Use the, “no” command sparingly. As the old saying goes, you catch more flies with honey than vinegar. Rabbits will always respond better to positive reinforcement than negative correction.

Are Rabbits Clever Enough to be Trained?

Rabbits can be trained to complete basic tasks and tricks. They’ll understand certain commands. Also, they’ll pick up particular behaviors through repetition.

Litter training is an excellent example of this. A wild rabbit will never have used a litter tray. Likewise, when they’re born, domesticated bunnies don’t have a natural instinct to eliminate in a tray.

Despite this, rabbits are innately clean animals. They’ll usually find a preferred corner of their hutch to pee in, and stick with it. This will usually be on the other side of their hutch to their food.

If a litter tray is placed in the corner, the rabbit will start to make associations. They’ll soon come to realize that this tray is for elimination, and pee in there. If the tray is moved after a prolonged period of time, the rabbit will seek it out.

There are limits to a rabbit’s intelligence. They may realize that their tray is for pee, but they’ll still often sleep in it. This is because they find the litter comfortable. Clean their tray regularly, for your pet’s own sake.

There is more to a rabbit’s repertoire than just litter training, too. Bunnies can be taught to play ball games, jump through hoops, and beg for treats. You just need to ensure they get something out of it. Rabbits will not live for your amusement.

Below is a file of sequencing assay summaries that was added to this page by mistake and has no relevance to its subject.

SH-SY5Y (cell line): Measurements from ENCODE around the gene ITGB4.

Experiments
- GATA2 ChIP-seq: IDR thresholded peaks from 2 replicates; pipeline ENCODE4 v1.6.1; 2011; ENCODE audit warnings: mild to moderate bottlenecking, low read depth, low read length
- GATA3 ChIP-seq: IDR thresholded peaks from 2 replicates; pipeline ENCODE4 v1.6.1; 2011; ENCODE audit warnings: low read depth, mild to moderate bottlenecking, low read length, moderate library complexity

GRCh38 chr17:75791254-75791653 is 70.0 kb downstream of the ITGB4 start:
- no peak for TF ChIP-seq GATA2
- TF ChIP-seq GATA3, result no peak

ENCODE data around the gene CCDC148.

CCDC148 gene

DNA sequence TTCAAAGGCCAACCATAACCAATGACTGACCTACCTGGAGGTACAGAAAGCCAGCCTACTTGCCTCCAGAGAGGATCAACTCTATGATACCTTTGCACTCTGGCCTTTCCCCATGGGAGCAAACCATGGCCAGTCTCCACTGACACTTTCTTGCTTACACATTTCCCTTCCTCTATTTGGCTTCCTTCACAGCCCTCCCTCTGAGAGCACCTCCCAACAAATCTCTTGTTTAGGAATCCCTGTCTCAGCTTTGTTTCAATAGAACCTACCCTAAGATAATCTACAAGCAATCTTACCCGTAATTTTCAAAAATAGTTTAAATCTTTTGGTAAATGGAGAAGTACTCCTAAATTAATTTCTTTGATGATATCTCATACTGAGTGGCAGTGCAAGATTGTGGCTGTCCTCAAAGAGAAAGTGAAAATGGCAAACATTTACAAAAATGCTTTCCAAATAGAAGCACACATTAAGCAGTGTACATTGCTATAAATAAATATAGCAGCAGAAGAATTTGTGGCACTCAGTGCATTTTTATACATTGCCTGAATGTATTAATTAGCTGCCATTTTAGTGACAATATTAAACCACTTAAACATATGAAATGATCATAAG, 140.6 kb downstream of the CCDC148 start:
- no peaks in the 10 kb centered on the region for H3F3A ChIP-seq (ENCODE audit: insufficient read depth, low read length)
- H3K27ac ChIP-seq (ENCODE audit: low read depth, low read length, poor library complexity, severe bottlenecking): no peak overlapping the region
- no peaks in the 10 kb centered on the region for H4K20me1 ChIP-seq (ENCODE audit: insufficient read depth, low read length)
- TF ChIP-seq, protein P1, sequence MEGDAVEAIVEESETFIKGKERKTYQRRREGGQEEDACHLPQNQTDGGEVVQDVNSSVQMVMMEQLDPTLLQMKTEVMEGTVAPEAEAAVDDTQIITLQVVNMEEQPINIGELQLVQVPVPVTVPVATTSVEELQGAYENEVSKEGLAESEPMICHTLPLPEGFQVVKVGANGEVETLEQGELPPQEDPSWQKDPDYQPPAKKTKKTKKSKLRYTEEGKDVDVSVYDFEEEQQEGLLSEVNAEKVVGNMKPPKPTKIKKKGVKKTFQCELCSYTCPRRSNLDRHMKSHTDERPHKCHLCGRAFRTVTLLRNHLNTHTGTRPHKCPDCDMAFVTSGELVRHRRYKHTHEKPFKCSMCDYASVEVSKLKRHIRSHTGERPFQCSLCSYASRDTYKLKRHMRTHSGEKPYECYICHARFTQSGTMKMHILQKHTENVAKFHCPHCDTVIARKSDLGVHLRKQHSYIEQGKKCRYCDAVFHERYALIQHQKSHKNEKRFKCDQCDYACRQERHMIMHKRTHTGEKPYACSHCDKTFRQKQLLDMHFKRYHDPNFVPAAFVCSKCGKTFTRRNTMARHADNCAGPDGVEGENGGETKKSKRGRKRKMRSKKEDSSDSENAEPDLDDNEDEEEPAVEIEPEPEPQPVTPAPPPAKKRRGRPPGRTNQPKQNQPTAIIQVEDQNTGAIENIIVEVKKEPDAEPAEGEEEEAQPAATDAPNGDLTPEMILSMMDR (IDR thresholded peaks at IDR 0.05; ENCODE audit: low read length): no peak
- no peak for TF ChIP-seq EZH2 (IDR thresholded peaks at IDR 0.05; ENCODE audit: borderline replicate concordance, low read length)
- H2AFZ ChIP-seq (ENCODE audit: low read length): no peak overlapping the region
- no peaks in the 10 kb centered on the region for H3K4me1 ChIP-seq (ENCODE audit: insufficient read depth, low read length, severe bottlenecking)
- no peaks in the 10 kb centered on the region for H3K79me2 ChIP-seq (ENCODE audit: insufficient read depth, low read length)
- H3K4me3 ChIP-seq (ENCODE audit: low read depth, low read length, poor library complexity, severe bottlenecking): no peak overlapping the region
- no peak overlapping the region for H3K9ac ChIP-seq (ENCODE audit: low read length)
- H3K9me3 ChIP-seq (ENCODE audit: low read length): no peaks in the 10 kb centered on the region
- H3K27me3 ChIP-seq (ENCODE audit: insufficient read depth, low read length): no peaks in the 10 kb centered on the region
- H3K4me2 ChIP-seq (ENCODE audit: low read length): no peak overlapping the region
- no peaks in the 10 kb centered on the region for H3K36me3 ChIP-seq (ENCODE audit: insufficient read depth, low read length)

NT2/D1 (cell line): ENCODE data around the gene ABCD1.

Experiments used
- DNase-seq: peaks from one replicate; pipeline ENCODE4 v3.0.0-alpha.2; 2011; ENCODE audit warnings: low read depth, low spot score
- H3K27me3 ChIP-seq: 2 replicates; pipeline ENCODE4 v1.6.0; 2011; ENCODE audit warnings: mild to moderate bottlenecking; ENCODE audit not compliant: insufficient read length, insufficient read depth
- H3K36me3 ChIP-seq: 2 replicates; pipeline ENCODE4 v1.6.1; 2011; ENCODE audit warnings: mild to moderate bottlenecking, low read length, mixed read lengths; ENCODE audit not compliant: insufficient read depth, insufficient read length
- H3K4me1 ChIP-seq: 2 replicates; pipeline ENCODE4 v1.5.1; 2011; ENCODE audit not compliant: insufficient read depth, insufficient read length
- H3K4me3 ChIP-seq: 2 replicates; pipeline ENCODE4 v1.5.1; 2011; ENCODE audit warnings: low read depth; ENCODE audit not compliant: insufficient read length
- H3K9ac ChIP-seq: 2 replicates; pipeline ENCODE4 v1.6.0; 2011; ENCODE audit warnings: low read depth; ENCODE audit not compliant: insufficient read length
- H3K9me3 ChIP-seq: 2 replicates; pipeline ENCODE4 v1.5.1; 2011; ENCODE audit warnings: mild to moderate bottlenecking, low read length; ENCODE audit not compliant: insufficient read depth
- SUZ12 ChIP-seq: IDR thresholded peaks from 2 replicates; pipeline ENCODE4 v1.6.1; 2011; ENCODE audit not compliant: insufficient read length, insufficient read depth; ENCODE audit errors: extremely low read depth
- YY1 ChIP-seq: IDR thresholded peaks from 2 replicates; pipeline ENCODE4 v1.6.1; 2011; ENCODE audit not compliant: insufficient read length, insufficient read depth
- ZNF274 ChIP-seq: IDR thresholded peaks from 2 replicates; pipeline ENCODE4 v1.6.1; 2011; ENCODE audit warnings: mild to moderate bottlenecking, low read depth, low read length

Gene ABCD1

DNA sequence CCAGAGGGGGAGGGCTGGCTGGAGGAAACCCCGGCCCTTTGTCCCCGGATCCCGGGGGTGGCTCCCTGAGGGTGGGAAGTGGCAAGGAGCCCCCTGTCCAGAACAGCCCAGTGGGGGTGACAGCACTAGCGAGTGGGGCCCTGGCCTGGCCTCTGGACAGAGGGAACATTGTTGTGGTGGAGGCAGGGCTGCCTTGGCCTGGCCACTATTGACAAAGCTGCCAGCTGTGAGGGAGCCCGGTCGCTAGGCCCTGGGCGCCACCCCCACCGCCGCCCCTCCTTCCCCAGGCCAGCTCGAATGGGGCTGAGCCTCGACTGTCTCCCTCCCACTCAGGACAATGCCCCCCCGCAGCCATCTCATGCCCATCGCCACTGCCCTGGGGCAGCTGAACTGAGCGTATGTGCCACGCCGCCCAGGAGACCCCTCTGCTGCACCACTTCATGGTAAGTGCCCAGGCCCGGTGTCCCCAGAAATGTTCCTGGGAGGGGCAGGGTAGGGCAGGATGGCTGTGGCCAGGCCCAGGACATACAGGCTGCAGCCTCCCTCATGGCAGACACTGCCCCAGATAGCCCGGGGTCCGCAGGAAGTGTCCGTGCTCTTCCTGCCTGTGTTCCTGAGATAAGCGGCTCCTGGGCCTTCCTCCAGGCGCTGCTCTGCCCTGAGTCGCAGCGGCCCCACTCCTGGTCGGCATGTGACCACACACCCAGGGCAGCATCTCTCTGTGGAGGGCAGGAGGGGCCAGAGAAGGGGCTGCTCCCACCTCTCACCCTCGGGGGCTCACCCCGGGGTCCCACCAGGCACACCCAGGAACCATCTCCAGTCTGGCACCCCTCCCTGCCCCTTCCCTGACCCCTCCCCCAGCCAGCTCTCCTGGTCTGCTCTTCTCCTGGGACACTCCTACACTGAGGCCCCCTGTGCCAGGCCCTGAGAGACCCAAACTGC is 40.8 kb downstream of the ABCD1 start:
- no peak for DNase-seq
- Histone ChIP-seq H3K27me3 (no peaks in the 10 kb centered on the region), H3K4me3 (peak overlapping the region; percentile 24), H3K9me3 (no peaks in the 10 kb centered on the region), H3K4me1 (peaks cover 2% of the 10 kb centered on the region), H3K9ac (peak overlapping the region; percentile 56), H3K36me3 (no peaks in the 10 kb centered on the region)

There is one caveat of training rabbits, though. It’s best to wait until they’re six months old before starting. Baby bunnies are adorable, but their attention spans are measured in microseconds. This can lead to frustration, which helps nobody.

My Rabbit Never Does What I Ask of Them

It’s entirely possible that your rabbit doesn’t follow your instructions. Refer back to our litter tray example. Some bunnies will refuse to use this facility, and continue to pee with abandon.

This doesn’t mean that your rabbit lacks the intelligence for training. What’s more likely is that you haven’t made it worth their while.

Rabbits are similar to cats in this regard. They hear everything, but do not feel compelled to pay attention. They’re likelier to respond positively if you offer a treat.

You’ll also need to earn your rabbit’s affection before they’ll respond to you. Rabbits are territorial and dominant. They always like to feel in charge of a situation. It takes time to gain enough respect from a rabbit to give them orders.

The best time to train a rabbit is immediately after they groom you. This is subservient bunny behavior, suggesting the rabbit considers you the alpha. Try to train them while they’re in such a giving frame of mind.

Never attempt to reverse these roles. If you’re petting your rabbit, that’s the natural order of things in their mind. The bunny feels they’re calling the shots, and you’re yielding to their every wish.

There’s rarely an issue with a rabbit feeling dominant. Just don’t try to give them orders at that moment. If they were capable of doing so, they’d laugh in your face.

How Can I Test My Rabbit’s Intelligence?